Jump Roping for Beginners
By Kimberly Dawn Neumann
Jumping rope for fitness is also referred to as freestyle jump roping or rope skipping. Long used by boxers and other competitive athletes for agility/speed drills, jumping rope not only enhances coordination, but also builds incredible stamina. Additionally it is one of the most efficient whole body workouts around. "Most people usually think of jumping rope as being a lower extremity exercise, which it is, but what doesn't come to mind is that the constant turning of the rope is a great upper body workout at the same time," says Marty Winkler, President of RopeSport and author of the soon-to-be-released 'RopeSport: The Ultimate Jump Rope.' "Because you're using all your major muscles the fat-burning potential is just phenomenal... you can get a great workout in as little as 10 to 15 minutes so minute-for-minute you can't beat it!" Plus, long, lean muscles are usually the result of regular rope skipping workouts making it a great choice for people trying to lose weight.
Check out these expert tips before beginning your jump roping routine:
Select a surface with spring. You can rope skip anywhere but if given the choice between a steel floor and carpet, go for the carpet. Choosing an area with a little "give" will help minimize bodily impact. If you're worried about messing up your floors, you can always lay down an indoor jumping mat -- a 3'x 4' mat that provides extra cushioning for knees and ankles while protecting the floor underneath ($27.95 at www.RopeSport.com).
Wear sneakers. Never jump barefoot, especially if you're a beginner. "I don't know of any specific 'jump rope' sneaker but a quality aerobic shoe or cross- trainer should do the trick," says Winkler. Try to find a shoe with good padding on the ball of the foot and lateral movement support.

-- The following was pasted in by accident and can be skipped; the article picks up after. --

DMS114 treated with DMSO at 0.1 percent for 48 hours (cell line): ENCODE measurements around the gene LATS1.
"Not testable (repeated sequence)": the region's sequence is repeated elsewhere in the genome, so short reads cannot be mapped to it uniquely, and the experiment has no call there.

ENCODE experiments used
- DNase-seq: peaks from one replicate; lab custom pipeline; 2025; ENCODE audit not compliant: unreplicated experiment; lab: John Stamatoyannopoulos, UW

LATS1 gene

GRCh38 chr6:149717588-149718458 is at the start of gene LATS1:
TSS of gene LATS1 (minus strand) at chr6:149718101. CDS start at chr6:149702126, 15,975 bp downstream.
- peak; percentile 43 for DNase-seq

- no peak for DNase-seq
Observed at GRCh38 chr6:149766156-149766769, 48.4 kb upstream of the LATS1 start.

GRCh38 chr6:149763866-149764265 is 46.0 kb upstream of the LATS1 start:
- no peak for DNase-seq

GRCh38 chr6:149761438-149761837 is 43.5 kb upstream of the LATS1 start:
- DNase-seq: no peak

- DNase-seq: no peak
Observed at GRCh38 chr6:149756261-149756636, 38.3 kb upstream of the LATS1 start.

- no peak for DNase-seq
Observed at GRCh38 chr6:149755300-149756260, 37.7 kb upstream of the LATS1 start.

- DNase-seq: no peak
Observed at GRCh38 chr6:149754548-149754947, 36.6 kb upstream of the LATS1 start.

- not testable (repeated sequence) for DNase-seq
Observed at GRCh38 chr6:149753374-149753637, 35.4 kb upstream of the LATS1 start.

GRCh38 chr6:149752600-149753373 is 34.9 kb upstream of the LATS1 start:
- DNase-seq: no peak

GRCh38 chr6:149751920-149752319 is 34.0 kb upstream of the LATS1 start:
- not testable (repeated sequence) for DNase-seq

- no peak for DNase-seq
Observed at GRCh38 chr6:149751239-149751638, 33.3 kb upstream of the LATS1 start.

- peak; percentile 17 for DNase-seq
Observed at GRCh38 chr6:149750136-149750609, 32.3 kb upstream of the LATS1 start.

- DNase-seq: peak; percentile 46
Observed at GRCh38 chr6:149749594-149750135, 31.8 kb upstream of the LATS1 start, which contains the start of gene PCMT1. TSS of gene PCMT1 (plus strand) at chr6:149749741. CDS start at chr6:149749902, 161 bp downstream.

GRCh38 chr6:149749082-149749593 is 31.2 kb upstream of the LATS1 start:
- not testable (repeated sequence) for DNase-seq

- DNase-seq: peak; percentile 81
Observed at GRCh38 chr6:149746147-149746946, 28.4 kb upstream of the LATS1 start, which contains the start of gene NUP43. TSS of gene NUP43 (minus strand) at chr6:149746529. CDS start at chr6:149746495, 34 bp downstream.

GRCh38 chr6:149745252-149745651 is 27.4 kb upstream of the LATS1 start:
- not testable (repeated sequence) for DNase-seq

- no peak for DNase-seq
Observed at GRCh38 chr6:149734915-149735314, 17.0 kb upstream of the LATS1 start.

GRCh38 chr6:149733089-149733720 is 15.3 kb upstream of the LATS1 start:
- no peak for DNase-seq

Pick a proper rope. Look for a "speed" cable rope or a plastic beaded rope that's adjustable in length. You want a brand with a little weight to it which minimizes twisting and tangling so you don't get frustrated. Ball bearings in the handles can also be helpful. A good starter rope will cost between $10-$20.
Size your jump rope. Someone 5-feet tall shouldn't be using the same size rope as someone 6-feet tall. Jumping with the proper length is very important because it allows the arms to be in the correct position and minimizes "missing" (i.e. tripping on the rope). In order to determine the best size for your rope, Winkler suggests holding the handles like ski poles and putting one foot (not two) on the center of the rope before pulling up. When correctly sized, the handles should come to the center of your chest but not past your armpits.
Use music for motivation. Music is highly motivating when jumping rope. Any style that makes you want to move is appropriate (think contemporary, rock, hip hop, country, heck...even classical if it's upbeat). The key is to pick something with about 120-125 beats per minute (BPMs) if you're a beginning jumper to help you keep a steady but reasonable pace!
Start small. Don't expect to jump for an hour the first time you grab a rope! "As a general rule I'd suggest starting out by jumping 3-4 times a week for 15-20 minutes and increasing frequency, duration and intensity as your skill level and stamina improves," says Winkler.
Jump Roping Technique
To make the most of your jump roping session, it's smart to pay attention to your form, which will not only reduce the risk of injury but also maximize the minutes you're actually able to jump (thus upping your calorie-burning potential). Consider taking a jump roping class if your gym offers one or viewing a technique DVD if possible. However, you can get started right now by keeping these technical points in mind:
Don't jump too high. Many people shy away from jump roping because they think it's too high-impact, but if done correctly, it's actually less joint-jarring than jogging. "You should only leave the floor about two inches max," says Winkler. "This is also the most energy efficient way to jump so you can keep going longer."
Land softly. Winkler suggests imagining you're skipping on a glass floor and if you come down too hard, you'll shatter the surface. Focus on gently landing on the ball of the foot. This will minimize impact.
Make small wrist circles. You can include a little forearm as well in order to turn the rope (think of a cranking motion) but keep your elbows tucked by your torso and your shoulders down and relaxed.
Mix -and -match your jumps. By learning several different jump varieties, you'll stay motivated, work different muscles and be able to jump longer. Start with a basic two- footed jump through the rope, then try running through it, or maybe pretend you're doing jumping jacks. The key is to keep switching it up.
Kimberly Dawn Neumann is a certified fitness instructor and health and fitness writer whose work has appeared in Prevention, Women’s Health, Weight Watchers, and Fitness magazines.